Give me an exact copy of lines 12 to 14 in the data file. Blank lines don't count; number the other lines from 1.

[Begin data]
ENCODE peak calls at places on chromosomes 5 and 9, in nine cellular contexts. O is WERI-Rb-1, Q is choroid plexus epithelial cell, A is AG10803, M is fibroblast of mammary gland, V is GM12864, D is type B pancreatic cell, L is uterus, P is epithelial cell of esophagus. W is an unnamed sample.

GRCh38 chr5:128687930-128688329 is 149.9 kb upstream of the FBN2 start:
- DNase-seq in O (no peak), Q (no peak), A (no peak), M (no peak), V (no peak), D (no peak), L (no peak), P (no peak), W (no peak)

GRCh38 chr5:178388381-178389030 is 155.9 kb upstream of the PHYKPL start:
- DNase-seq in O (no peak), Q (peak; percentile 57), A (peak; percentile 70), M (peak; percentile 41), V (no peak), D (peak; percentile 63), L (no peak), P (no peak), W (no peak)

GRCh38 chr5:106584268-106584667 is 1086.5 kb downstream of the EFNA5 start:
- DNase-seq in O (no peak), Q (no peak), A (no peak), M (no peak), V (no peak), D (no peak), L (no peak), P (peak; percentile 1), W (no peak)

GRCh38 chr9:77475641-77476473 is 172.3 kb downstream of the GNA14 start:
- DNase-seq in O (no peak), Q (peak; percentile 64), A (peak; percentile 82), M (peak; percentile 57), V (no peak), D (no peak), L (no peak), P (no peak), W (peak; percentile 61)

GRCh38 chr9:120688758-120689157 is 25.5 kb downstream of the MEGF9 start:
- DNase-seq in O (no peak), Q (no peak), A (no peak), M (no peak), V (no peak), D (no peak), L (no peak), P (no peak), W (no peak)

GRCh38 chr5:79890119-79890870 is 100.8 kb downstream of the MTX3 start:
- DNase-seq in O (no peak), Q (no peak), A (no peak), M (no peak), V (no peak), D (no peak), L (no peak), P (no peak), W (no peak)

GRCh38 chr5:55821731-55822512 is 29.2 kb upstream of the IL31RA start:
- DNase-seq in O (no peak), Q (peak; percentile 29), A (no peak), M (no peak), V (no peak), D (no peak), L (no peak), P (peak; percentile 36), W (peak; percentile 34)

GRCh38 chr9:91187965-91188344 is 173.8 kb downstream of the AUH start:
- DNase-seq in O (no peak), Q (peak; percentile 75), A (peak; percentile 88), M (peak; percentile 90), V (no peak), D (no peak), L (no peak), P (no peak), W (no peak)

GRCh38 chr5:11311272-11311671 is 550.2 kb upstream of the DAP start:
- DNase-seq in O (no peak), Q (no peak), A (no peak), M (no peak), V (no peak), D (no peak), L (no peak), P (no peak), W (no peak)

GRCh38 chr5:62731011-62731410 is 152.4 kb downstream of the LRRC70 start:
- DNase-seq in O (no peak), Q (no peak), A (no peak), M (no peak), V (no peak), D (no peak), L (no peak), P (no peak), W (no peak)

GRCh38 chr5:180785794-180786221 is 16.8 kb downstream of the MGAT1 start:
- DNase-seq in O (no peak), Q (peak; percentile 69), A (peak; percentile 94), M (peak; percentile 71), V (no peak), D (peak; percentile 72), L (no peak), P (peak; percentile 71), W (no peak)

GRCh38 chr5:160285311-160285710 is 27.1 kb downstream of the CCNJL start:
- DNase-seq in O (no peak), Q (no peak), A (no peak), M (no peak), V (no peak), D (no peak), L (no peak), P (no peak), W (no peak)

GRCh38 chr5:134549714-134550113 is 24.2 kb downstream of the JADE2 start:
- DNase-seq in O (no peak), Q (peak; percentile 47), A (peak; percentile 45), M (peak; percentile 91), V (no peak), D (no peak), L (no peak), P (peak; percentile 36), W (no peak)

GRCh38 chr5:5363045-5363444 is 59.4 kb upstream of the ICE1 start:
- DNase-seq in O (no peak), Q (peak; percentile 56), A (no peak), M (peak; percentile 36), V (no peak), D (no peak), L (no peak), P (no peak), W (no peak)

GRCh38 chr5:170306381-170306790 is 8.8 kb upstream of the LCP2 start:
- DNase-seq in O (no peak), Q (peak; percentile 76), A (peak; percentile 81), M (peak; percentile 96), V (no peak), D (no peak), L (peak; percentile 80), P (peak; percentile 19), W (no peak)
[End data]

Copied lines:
GRCh38 chr5:79890119-79890870 is 100.8 kb downstream of the MTX3 start:
- DNase-seq in O (no peak), Q (no peak), A (no peak), M (no peak), V (no peak), D (no peak), L (no peak), P (no peak), W (no peak)

GRCh38 chr5:55821731-55822512 is 29.2 kb upstream of the IL31RA start: